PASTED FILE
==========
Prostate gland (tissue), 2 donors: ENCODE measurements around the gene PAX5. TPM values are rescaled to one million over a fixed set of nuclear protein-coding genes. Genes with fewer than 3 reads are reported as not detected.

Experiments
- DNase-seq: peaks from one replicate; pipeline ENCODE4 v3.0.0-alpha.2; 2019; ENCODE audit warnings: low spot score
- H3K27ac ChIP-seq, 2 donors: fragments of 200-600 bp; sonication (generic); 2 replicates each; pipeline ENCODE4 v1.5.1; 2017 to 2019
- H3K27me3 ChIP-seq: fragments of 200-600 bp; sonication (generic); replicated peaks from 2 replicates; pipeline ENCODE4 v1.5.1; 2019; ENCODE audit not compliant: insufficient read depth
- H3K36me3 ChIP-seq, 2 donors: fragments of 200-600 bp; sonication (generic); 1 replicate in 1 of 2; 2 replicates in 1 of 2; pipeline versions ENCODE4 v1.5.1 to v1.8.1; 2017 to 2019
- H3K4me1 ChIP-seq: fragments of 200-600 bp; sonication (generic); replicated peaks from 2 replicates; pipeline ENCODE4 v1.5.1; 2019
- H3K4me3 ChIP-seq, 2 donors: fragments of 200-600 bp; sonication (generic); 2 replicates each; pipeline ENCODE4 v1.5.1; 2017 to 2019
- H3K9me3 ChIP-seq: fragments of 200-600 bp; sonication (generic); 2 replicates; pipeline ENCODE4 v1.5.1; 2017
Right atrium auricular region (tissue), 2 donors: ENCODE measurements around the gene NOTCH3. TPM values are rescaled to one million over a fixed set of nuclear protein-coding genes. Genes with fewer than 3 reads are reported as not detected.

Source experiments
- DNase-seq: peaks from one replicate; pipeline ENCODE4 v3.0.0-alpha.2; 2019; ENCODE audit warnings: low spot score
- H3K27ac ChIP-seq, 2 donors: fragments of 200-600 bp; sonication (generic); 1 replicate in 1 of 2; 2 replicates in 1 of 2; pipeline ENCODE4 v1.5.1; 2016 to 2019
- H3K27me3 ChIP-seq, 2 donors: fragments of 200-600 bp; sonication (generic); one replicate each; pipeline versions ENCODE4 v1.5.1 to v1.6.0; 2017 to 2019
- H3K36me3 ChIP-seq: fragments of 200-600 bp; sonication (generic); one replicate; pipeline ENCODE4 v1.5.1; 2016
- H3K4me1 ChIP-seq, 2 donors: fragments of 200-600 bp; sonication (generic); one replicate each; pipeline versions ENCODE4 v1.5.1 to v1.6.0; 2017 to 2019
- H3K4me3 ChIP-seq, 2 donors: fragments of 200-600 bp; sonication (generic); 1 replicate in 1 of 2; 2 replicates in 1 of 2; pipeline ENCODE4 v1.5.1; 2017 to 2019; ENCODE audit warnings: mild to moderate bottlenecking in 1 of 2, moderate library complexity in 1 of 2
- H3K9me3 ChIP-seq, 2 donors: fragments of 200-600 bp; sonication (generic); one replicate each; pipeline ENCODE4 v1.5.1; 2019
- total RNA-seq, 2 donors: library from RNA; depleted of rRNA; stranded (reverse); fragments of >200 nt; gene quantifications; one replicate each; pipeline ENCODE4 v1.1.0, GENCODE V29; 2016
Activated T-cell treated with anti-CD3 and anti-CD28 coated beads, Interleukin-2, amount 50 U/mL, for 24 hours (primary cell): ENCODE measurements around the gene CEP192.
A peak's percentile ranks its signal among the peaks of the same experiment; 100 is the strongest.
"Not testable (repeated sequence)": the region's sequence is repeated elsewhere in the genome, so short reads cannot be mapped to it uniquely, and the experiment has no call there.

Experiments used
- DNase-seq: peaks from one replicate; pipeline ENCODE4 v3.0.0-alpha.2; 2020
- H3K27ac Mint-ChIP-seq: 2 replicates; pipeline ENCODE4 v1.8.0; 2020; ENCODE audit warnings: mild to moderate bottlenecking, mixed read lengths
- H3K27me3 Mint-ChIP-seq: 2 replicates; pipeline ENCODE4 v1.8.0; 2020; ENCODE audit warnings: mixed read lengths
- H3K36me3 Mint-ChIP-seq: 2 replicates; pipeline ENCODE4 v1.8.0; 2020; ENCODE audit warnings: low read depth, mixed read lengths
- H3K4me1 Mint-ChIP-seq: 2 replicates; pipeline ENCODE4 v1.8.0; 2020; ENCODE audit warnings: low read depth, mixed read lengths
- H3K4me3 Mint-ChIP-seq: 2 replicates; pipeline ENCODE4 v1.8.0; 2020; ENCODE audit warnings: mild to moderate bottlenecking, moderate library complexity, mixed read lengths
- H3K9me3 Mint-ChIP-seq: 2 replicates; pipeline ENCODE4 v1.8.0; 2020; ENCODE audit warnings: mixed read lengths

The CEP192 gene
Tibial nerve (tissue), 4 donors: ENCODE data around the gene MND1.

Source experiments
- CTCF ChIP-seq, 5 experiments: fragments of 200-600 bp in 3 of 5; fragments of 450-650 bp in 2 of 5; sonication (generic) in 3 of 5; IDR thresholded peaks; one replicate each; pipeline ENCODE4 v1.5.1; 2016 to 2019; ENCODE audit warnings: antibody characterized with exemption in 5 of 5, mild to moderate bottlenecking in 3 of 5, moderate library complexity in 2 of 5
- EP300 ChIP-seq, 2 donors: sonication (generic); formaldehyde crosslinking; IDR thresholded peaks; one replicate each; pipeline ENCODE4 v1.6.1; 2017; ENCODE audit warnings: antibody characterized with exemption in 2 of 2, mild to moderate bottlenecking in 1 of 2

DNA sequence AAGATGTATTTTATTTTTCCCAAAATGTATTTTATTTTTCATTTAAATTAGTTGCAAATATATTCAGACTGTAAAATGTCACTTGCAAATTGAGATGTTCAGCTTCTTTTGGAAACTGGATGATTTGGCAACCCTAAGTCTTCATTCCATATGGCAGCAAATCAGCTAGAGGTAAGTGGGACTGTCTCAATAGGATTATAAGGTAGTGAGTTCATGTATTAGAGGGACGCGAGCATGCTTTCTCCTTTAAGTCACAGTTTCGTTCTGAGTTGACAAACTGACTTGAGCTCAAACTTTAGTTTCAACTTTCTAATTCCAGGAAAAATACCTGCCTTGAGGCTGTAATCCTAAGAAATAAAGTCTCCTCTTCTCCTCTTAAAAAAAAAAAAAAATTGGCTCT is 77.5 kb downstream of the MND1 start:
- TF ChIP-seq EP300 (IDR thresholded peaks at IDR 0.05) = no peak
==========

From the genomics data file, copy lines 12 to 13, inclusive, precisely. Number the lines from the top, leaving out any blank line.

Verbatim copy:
- DNase-seq: peaks from one replicate; pipeline ENCODE4 v3.0.0-alpha.2; 2019; ENCODE audit warnings: low spot score
- H3K27ac ChIP-seq, 2 donors: fragments of 200-600 bp; sonication (generic); 1 replicate in 1 of 2; 2 replicates in 1 of 2; pipeline ENCODE4 v1.5.1; 2016 to 2019